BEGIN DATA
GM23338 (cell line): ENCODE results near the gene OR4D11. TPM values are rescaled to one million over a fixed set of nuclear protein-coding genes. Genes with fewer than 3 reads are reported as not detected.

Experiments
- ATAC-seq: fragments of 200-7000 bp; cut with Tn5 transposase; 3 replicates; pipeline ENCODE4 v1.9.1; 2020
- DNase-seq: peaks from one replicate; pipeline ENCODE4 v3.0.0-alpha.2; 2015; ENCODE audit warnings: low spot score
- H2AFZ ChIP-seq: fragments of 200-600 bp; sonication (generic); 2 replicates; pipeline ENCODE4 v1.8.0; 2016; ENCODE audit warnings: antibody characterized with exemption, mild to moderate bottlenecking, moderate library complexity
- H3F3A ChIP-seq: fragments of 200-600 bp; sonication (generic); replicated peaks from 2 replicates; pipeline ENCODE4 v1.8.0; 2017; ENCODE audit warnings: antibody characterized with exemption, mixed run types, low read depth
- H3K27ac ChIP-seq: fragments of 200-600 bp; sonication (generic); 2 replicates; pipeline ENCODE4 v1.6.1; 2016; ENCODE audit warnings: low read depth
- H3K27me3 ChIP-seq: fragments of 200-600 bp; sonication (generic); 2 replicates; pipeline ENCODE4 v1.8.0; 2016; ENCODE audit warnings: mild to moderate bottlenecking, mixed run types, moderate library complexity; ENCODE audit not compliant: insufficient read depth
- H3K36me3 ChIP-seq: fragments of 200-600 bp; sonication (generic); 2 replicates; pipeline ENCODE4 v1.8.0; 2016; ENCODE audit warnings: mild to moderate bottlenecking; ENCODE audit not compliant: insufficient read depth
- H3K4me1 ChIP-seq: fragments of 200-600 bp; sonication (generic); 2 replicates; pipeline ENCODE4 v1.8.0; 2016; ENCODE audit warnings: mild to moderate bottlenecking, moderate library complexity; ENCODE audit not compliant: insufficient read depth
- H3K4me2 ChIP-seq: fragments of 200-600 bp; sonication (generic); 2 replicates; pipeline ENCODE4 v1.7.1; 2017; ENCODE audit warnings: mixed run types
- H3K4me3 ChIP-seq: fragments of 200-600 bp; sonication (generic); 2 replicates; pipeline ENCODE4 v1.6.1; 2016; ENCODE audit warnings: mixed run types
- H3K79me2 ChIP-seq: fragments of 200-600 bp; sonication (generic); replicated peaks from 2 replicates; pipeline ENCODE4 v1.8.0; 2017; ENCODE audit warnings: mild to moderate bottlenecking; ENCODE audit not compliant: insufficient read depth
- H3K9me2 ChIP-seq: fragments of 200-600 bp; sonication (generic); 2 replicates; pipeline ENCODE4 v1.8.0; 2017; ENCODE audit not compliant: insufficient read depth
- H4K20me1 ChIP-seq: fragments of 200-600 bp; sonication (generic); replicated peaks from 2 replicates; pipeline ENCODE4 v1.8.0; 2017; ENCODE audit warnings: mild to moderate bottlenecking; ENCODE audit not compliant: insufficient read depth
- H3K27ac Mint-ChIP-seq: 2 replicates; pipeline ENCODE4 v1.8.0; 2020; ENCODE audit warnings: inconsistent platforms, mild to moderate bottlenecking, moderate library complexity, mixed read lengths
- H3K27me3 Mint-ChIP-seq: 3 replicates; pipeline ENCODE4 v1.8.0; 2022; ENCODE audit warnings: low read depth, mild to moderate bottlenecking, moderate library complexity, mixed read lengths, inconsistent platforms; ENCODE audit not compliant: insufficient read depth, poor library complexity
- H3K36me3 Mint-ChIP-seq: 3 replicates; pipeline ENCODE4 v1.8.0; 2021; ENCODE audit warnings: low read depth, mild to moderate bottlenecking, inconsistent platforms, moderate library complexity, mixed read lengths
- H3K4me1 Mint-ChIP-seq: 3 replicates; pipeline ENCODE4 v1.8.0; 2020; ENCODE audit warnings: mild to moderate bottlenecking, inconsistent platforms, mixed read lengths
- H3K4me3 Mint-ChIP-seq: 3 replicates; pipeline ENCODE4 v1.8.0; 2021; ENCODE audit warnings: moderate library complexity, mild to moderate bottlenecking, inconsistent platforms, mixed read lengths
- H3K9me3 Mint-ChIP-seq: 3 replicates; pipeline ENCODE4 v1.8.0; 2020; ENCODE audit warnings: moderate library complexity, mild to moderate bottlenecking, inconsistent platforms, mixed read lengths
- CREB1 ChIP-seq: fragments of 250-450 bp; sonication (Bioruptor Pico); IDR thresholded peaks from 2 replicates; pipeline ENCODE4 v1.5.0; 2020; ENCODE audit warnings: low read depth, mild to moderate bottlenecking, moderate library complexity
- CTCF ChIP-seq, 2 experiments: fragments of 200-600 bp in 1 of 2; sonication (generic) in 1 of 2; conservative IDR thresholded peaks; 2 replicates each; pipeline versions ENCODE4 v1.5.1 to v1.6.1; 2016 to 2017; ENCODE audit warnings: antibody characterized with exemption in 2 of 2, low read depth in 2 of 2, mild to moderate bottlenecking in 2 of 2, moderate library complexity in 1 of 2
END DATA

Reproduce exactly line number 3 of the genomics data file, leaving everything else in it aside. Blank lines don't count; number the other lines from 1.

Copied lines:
- ATAC-seq: fragments of 200-7000 bp; cut with Tn5 transposase; 3 replicates; pipeline ENCODE4 v1.9.1; 2020